This invention can also significantly improve existing wet natural gas dehydrating capacity without the considerable expense of presently available methods. Also, this invention provides a way to increase wet natural gas contact with glycol without adding a second source of glycol or increasing the quantity of anhydrous glycol used. Moreover, this invention overcomes the costs associated by adding additional trays to presently available systems by partially dehydrating the wet natural gas before introducing the wet natural gas into the contactor. Significantly, the partial dehydration is accomplished with semi-rich glycol. A person of skill in the art will appreciate how to retrofit existing contactor apparatus installations to take advantage of this invention.

The embodiments described herein are given to illustrate the scope and spirit of the present invention. The embodiments herein will make apparent to those skilled in the art other embodiments which may not only be used with natural gas but may also be used with other gases or sweet gas streams where water or other containments must be removed. These other embodiments are within the scope of the present invention. Thus, the scope of the invention should be determined by the appended claims and their legal equivalents, rather than by the embodiments given herein.

BRIEF DESCRIPTION OF THE DRAWINGS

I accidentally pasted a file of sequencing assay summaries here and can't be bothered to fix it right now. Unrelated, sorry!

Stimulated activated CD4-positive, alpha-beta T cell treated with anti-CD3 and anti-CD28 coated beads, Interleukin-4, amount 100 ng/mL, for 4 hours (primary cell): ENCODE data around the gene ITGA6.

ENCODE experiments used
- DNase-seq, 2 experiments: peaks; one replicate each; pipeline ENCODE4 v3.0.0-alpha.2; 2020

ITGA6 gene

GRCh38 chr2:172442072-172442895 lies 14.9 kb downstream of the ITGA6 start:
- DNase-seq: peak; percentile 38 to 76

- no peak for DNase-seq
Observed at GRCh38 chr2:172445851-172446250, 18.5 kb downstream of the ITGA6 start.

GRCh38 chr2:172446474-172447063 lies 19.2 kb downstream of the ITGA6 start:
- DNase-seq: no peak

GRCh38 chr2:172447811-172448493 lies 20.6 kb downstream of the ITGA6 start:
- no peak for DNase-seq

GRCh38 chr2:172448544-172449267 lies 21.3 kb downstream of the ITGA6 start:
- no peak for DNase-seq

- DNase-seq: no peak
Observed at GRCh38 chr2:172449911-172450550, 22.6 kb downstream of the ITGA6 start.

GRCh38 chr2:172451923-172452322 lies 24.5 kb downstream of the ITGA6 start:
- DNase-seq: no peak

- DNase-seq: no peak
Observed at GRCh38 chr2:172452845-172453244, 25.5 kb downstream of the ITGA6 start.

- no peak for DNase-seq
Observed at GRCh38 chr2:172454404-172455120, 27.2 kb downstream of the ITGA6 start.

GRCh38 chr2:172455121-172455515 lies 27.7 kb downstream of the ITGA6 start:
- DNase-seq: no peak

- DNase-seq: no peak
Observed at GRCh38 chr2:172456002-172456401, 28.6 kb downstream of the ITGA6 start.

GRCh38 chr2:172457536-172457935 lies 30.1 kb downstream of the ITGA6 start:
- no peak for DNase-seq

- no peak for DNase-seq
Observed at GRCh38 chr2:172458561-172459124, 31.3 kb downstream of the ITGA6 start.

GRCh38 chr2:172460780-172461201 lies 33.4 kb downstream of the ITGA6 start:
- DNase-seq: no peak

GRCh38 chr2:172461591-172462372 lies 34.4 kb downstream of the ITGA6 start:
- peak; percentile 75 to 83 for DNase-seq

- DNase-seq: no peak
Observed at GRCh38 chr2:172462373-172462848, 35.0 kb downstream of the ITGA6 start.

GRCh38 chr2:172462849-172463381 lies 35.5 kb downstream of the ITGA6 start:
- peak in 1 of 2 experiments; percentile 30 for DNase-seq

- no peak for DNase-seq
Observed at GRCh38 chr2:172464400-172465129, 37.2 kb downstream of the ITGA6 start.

A better understanding of the co-current and counter-current gas dehydration system of the present invention may be had by reference to the drawings wherein:

FIG. 1 is a partial schematic view of the co-current and counter-current gas dehydration system of the present invention;

FIG. 2 is a partial schematic view similar to FIG. 1 of the preferred embodiment of a contactor apparatus for dehydrating a stream of natural gas;

FIG. 3 is a schematic view of a first alternate embodiment of the co-current and counter current gas dehydration system of the present invention;

FIG. 4 is a schematic view of a second alternate embodiment.

FIELD

The present invention relates to dehydrating wet gas; more particularly, the present invention is described as part of a system for dehydrating wet natural gas using a liquid desiccant.

BACKGROUND

Natural gas, as it occurs in nature, contains many contaminants, the most common of which is water. The dehydration of natural gas or the removal of water from natural gas is done to control the formation of gas hydrates and corrosion in distribution pipelines. The formation of gas hydrates and corrosion in distribution pipelines can actually cause the complete shutoff of gas flow under severe conditions and at best will result in decreased throughput, frozen control valves, plugged orifices and many similar operating problems.

To control the formation of gas hydrates and corrosion in natural gas distribution pipelines, the well-known method of "glycol dehydration" or "liquid desiccant dehydration" is typically used to extract water from natural gas. In conventional glycol dehydrating systems, wet natural gas enters the bottom of an absorber (or contactor) and is then contacted counter-currently with glycol or some other liquid desiccant. More specifically, the wet natural gas is mixed and/or contacted with glycol; the glycol absorbs the water from the natural gas; the glycol is then heated to separate the water from the glycol; and the substantially anhydrous glycol is recirculated back into the contactor for absorption and/or admixing with wet natural gas, in a continuous process. Suitable liquid desiccants have included ethylene glycol, diethylene glycol, and triethylene glycol. Persons skilled in the art typically show a preference for triethylene glycol.